Cookies Policy

This site uses cookies. By continuing to browse the site you are agreeing to our use of cookies.

I accept this policy

Find out more here

Balaam's Prophecies As Interpreted By Philo And The Aramaic Targums Of The Pentateuch

Brill’s MyBook program is exclusively available on BrillOnline Books and Journals. Students and scholars affiliated with an institution that has purchased a Brill E-Book on the BrillOnline platform automatically have access to the MyBook option for the title(s) acquired by the Library. Brill MyBook is a print-on-demand paperback copy which is sold at a favorably uniform low price.

Access this chapter

+ Tax (if applicable)

Chapter Summary

Philo believed that the Jewish people would eventually realize their divinely promised destiny through the agency of a 'man', a commander of the Hebrew army who would appear as world emperor. Balaam, a Gentile seer imbued with true prophecy, had foretold the advent of the 'man' and the future eating up of Israel's enemies. It is the Aramaic Targums which most closely reflect Philo's belief that Balaam's oracles about Israel were those of a remarkable prophet. This chapter attempts to show that Borgen's thesis finds support not only in Philo's own writings, but also in traditional Jewish exegesis of the Balaam oracles. It will note how apt is Borgen's description as imperial of the 'man' destined to arise from Israel; and it will suggest that the evidence allows for further definition of the man's identity. It begins with necessary preliminary observations about Philo's treatment of the Balaam oracles.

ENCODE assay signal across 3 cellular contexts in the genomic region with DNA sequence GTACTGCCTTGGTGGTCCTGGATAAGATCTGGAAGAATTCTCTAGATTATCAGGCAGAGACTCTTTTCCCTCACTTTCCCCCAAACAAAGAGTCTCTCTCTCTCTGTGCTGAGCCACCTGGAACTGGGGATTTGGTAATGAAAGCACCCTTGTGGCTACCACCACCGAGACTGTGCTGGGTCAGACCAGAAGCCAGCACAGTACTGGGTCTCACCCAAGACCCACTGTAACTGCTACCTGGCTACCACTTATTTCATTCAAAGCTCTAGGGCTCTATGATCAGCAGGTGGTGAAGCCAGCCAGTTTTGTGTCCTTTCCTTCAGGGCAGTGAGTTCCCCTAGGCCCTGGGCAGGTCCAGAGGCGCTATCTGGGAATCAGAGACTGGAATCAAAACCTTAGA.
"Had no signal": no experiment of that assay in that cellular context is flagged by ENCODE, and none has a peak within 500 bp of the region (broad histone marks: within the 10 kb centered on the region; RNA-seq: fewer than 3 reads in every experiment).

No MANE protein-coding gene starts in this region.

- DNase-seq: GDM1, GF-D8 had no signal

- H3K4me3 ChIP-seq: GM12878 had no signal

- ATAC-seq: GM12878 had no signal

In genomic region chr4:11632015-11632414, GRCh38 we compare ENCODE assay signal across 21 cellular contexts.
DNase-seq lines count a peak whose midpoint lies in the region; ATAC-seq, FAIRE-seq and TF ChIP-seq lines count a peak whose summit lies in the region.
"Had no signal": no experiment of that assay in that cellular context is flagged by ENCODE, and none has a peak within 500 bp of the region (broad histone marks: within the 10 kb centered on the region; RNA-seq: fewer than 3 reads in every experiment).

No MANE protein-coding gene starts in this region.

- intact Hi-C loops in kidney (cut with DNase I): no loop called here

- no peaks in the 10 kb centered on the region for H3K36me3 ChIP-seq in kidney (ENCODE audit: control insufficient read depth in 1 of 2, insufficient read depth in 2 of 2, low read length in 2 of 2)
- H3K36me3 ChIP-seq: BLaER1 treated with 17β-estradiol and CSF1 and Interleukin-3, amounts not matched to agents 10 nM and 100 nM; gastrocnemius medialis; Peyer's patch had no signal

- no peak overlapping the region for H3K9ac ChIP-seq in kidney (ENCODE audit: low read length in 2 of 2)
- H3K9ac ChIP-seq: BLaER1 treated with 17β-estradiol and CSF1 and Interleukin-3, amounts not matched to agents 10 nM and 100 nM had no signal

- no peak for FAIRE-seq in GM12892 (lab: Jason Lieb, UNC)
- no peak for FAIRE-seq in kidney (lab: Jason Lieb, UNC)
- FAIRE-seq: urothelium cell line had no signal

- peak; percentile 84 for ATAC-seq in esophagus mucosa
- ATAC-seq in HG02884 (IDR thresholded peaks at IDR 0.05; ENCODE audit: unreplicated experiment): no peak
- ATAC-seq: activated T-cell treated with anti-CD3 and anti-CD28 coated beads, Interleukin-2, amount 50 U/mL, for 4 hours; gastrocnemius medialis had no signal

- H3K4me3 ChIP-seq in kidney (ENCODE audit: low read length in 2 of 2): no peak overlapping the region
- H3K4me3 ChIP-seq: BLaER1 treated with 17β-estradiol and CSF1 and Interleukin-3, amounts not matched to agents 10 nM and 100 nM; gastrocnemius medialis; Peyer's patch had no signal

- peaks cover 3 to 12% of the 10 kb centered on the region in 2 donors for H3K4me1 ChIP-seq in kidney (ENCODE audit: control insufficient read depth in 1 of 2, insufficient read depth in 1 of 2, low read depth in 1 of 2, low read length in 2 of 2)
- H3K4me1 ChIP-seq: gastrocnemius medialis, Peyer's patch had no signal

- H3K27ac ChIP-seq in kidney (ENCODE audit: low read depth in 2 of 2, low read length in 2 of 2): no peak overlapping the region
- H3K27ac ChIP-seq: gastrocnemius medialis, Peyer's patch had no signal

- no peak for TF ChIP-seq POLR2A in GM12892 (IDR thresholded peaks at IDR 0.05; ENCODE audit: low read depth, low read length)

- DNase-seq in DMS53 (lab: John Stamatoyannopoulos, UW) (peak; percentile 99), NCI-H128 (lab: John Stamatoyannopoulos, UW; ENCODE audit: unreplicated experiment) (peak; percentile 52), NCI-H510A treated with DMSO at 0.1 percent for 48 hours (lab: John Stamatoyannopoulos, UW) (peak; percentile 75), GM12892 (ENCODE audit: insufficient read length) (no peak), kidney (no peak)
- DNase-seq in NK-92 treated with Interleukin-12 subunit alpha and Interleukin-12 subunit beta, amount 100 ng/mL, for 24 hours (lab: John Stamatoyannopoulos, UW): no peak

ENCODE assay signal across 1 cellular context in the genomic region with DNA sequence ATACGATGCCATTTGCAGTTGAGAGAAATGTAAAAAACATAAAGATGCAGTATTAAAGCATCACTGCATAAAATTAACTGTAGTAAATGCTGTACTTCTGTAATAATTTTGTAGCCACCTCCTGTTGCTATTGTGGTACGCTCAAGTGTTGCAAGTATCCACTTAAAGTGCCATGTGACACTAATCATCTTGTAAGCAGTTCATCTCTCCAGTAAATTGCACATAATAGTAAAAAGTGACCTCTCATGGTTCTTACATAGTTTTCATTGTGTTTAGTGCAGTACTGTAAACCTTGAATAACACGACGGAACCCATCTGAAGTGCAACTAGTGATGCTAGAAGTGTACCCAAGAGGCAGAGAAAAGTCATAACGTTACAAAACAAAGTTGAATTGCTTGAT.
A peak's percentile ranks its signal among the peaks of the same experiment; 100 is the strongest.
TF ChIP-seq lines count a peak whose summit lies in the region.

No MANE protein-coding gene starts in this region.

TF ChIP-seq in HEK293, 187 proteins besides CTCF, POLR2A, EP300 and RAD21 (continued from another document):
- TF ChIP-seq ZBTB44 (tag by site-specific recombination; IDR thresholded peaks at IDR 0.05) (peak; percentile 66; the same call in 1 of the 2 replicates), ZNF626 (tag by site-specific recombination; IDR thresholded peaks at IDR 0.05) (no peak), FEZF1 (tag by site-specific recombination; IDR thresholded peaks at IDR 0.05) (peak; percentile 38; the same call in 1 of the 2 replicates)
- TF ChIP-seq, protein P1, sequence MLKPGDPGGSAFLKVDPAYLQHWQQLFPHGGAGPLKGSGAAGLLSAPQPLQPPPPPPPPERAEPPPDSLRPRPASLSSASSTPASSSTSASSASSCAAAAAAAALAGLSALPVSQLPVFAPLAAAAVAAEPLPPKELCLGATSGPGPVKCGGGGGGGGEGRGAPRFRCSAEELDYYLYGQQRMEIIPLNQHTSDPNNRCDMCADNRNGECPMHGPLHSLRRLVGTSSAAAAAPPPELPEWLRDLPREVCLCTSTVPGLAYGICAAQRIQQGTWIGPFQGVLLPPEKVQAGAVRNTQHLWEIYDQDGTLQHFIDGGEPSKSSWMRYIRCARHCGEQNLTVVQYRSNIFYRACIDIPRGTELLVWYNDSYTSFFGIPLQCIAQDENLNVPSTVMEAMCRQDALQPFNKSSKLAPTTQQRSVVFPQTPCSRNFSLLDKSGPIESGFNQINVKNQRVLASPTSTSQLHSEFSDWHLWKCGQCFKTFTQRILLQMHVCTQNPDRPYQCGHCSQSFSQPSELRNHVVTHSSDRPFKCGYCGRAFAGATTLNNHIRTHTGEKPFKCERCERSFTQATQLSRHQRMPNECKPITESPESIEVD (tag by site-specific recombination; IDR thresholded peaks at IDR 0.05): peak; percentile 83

Keywords: Aramaic Targums; Balaam's Prophecies; Israel; Jewish exegesis; Peder Borgen; Pentateuch; Philo



Can't access your account?
  • Tools

  • Add to Favorites
  • Printable version
  • Email this page
  • Recommend to your library

    You must fill out fields marked with: *

    Librarian details
    Your details
    Why are you recommending this title?
    Select reason:
    Targums and the Transmission of Scripture into Judaism and Christianity — Recommend this title to your library
  • Export citations
  • Key

  • Full access
  • Open Access
  • Partial/No accessInformation